Biographers spend years trying to glean the kind of insights that Walters’s subjects blurted in response to what might’ve seemed like improper, awkwardly phrased, or flat-out weird questions. That was one tool in her kit, a part of her sneaky virtuosity.

Still, she had to convince (mostly male) bosses everywhere she worked that her way was as valid as anyone else’s — and that if somebody would say yes to her and let her control the product, Nielsen ratings and next-day media coverage would prove that she knew what she was doing. In 1997, long after Harry Reasoner was dead and buried, The View had to fight for a corporate green light: ABC executives yet again warned Walters that such a program would damage her credibility as a journalist — the credibility that her detractors had been saying for decades that she didn’t have.

On the set of The View in 2010.
On the set of The View in 2010.
On the set of The View in 1997 and 2010. From left: Photo: Steve Fenn/ABC/Courtesy Everett CollectionPhoto: Pablo Martinez Monsivais/AP/Shutterstock
On the set of The View in 1997 and 2010. From top: Photo: Steve Fenn/ABC/Courtesy Everett CollectionPhoto: Pablo Martinez Monsivais/AP/Shutterstock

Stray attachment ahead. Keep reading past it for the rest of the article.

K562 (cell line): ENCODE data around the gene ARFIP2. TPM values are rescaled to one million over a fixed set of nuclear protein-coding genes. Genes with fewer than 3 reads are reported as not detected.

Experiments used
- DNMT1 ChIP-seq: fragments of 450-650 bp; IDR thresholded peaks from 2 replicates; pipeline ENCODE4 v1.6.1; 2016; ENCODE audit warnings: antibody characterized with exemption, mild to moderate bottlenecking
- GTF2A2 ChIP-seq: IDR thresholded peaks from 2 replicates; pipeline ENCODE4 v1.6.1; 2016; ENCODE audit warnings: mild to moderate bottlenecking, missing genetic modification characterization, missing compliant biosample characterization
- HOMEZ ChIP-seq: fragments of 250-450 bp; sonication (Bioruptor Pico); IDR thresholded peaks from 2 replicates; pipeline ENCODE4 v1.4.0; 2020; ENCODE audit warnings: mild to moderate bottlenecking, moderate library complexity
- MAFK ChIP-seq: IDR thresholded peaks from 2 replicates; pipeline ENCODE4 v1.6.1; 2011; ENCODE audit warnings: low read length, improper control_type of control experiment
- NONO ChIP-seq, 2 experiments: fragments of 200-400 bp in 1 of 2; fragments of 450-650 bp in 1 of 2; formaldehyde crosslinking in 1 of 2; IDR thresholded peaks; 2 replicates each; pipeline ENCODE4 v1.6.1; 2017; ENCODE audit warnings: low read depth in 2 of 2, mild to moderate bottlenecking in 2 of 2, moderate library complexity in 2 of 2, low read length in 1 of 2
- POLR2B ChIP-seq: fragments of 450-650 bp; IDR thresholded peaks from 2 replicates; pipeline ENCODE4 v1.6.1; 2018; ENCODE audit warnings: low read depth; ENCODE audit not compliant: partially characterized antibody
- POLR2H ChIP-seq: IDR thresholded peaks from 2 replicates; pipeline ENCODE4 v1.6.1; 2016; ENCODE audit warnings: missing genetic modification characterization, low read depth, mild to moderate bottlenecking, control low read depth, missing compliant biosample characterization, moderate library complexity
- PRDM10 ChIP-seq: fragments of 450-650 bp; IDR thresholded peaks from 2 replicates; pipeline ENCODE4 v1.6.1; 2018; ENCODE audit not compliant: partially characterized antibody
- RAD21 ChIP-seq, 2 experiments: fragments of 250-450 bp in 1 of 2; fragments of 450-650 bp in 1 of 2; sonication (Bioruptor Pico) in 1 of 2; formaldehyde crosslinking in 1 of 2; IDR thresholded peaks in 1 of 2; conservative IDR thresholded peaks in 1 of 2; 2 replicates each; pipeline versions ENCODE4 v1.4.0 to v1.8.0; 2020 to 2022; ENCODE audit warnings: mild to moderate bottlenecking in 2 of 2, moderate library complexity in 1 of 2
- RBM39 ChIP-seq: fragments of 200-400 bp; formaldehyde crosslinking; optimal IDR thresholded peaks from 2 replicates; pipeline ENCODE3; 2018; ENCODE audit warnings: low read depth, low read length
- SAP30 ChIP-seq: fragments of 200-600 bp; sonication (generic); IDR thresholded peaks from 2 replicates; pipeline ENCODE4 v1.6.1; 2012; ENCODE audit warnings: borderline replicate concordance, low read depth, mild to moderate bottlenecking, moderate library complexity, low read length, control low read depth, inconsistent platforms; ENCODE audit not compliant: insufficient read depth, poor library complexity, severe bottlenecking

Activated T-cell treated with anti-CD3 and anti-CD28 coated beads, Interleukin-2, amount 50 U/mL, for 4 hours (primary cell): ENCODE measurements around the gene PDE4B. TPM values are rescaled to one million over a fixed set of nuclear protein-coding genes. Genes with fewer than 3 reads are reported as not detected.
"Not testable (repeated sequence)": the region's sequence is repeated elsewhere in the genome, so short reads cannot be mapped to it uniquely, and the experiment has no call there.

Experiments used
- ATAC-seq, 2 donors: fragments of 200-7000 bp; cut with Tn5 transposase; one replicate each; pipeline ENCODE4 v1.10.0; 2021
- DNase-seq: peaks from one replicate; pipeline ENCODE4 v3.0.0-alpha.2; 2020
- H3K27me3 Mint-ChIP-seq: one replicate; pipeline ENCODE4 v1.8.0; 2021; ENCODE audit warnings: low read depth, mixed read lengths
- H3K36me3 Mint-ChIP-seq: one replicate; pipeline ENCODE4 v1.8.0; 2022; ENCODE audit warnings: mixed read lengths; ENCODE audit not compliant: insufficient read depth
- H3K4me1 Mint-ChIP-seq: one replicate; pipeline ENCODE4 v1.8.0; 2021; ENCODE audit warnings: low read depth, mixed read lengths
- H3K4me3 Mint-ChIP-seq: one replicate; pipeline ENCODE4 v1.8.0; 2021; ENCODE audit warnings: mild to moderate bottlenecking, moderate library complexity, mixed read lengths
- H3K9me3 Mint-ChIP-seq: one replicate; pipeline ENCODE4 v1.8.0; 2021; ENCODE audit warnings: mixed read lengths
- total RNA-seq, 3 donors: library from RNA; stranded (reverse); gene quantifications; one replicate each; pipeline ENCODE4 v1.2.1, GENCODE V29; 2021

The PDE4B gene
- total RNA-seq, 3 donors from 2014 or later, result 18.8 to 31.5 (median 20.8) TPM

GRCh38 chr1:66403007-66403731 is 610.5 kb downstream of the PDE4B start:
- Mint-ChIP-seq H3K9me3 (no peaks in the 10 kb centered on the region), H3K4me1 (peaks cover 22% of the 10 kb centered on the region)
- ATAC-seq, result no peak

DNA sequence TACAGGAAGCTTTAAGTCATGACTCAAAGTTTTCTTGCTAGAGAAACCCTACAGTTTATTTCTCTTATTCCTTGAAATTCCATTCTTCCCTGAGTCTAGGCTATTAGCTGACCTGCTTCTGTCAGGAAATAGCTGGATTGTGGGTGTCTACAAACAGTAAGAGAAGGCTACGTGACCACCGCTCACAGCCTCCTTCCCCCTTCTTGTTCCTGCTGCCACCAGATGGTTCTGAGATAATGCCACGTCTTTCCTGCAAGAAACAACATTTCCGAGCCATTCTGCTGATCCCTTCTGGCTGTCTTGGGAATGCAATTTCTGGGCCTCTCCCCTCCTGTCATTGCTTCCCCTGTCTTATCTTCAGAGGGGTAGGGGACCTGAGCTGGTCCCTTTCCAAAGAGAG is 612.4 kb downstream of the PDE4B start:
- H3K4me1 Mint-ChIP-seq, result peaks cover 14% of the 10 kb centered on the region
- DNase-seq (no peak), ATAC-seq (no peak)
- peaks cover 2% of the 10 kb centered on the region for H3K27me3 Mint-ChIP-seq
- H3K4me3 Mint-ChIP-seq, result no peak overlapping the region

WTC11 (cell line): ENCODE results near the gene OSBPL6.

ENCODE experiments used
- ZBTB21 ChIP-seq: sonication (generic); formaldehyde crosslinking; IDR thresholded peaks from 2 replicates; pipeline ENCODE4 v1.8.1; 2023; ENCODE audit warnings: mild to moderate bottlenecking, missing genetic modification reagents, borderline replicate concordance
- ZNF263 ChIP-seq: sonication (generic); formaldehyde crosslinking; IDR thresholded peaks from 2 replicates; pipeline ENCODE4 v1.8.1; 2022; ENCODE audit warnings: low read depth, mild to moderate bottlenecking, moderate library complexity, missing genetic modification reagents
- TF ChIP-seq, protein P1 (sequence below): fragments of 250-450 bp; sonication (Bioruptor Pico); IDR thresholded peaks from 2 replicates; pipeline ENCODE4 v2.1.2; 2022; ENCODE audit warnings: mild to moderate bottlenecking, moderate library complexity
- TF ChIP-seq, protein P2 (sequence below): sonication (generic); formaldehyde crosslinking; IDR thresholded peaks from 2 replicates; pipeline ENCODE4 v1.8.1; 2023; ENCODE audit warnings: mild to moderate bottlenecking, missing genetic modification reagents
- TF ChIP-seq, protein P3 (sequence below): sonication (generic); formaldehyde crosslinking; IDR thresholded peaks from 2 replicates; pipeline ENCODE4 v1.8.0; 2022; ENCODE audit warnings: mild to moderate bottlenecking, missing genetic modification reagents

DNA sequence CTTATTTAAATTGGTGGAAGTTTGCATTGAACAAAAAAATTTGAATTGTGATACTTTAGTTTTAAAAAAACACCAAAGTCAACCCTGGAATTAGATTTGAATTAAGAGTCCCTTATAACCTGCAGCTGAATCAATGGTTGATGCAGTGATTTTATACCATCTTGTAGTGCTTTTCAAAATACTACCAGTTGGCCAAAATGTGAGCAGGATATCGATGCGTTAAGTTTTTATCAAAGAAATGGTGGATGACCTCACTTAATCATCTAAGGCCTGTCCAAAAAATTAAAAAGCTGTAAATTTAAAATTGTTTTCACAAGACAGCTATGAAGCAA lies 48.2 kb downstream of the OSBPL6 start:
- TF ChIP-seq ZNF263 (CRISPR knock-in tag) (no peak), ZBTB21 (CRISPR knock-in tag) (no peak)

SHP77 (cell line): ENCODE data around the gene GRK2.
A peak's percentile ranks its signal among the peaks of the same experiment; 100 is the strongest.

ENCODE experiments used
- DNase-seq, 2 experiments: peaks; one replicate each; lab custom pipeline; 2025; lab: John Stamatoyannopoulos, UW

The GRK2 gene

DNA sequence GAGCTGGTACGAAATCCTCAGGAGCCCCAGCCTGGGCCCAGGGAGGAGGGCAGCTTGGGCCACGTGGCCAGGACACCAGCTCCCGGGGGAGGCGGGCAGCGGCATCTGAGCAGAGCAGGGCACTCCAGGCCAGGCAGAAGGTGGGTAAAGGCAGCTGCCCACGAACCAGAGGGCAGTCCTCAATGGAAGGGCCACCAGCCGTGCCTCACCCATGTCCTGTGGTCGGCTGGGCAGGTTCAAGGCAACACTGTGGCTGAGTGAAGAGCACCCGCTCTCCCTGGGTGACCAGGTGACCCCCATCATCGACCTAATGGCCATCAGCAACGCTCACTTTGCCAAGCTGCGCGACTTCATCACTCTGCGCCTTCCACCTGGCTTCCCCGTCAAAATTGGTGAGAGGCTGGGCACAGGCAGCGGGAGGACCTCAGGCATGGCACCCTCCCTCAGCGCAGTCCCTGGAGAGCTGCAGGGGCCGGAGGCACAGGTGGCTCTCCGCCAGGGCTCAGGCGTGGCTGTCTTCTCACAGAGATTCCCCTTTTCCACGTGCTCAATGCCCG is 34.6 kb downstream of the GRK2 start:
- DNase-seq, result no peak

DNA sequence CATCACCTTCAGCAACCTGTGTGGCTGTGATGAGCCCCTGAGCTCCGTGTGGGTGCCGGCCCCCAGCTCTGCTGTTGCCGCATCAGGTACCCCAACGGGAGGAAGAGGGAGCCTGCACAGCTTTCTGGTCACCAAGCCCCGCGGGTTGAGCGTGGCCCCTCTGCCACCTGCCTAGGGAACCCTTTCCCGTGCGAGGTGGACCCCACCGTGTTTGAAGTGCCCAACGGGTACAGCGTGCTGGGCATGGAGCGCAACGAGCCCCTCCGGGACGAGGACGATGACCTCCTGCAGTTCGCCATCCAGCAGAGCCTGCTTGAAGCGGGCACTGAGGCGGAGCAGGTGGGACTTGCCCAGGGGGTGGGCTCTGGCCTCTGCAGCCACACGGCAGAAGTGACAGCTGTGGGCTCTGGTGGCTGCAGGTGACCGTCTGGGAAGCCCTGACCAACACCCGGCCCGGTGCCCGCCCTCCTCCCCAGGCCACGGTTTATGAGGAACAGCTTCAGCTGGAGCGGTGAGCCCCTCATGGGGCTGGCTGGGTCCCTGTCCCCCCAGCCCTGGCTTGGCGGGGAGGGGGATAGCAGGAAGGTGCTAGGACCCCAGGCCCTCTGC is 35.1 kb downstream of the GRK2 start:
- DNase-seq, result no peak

She was permanently unfazed by then and powerful enough to win those fights. Reasoner had undermined Walters so relentlessly at ABC in the ’70s that she left the nightly news broadcast to launch ABC’s newsmagazine, 20/20, with her long-ago Today colleague Hugh Downs. Originally a knockoff of 60 Minutes, 20/20 found success by modeling itself on Walters’s interviews: less openly prosecutorial, more businesslike and polite on the surface, sometimes soft, and letting subjects make a case for themselves as human beings before going in with the hard stuff.

Cheri Oteri — one of two performers to play Walters as a recurring character on Saturday Night Live — summed up Walters’s strategy in an interview with CNN during its 2022 Times Square coverage: She said she once told Walters, who was a fan of her impersonation, “When you do an interview, you usually give three compliments, and then go in for the kill: ‘You’re a New York Times best-selling author, you’re an accomplished and celebrated concert pianist, and a three-time Academy Award–winning actor. Why the porn?’”